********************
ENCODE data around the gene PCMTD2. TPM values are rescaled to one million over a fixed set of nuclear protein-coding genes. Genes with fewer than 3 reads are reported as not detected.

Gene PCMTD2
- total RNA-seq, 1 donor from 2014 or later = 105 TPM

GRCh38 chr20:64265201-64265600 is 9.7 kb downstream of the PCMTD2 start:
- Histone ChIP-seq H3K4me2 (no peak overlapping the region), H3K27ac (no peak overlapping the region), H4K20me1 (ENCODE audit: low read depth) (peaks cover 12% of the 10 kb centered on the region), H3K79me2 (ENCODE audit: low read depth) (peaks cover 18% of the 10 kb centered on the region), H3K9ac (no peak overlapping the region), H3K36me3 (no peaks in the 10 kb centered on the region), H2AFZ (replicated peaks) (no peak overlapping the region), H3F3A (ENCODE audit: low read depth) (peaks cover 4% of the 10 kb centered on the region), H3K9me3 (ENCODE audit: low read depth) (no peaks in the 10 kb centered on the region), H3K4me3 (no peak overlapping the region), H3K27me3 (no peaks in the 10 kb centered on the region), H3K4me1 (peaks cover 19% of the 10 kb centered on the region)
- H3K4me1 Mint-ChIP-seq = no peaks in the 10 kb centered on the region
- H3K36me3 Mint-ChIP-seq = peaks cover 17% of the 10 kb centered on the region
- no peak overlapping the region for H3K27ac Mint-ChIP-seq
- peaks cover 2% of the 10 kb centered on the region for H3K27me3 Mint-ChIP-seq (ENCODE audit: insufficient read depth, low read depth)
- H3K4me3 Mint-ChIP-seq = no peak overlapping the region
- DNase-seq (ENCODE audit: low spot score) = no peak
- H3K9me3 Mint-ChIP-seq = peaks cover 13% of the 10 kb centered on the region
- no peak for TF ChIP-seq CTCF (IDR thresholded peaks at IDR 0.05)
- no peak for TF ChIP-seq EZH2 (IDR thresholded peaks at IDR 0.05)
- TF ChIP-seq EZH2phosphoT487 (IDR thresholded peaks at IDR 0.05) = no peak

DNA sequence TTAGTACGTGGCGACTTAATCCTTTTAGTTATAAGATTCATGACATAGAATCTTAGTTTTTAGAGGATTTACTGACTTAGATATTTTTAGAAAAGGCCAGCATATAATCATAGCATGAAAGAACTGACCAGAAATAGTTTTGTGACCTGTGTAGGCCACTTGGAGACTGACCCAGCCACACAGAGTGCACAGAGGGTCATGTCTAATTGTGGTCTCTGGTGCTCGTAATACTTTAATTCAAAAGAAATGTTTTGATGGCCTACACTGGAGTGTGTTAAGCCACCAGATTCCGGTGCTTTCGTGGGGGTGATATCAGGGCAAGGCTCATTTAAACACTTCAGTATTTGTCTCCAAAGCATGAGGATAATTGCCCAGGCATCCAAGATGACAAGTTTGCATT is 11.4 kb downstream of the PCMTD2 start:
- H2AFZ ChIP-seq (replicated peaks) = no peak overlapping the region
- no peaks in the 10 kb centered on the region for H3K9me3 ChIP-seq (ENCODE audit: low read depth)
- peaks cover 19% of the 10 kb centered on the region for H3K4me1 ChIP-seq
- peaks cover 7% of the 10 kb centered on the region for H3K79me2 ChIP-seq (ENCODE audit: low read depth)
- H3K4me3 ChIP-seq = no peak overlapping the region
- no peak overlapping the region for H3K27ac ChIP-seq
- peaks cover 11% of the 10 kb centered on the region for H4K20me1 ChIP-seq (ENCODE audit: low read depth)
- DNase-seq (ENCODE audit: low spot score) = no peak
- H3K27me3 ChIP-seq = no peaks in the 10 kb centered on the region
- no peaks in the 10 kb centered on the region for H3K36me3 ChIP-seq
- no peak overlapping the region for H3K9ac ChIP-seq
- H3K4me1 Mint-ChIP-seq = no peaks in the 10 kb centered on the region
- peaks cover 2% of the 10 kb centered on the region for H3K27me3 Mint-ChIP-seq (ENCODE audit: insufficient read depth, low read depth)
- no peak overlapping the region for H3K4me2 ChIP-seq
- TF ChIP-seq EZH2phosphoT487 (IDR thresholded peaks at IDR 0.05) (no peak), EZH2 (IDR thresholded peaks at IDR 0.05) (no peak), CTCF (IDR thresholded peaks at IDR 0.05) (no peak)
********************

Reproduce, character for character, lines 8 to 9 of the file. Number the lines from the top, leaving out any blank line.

- no peak overlapping the region for H3K27ac Mint-ChIP-seq
- peaks cover 2% of the 10 kb centered on the region for H3K27me3 Mint-ChIP-seq (ENCODE audit: insufficient read depth, low read depth)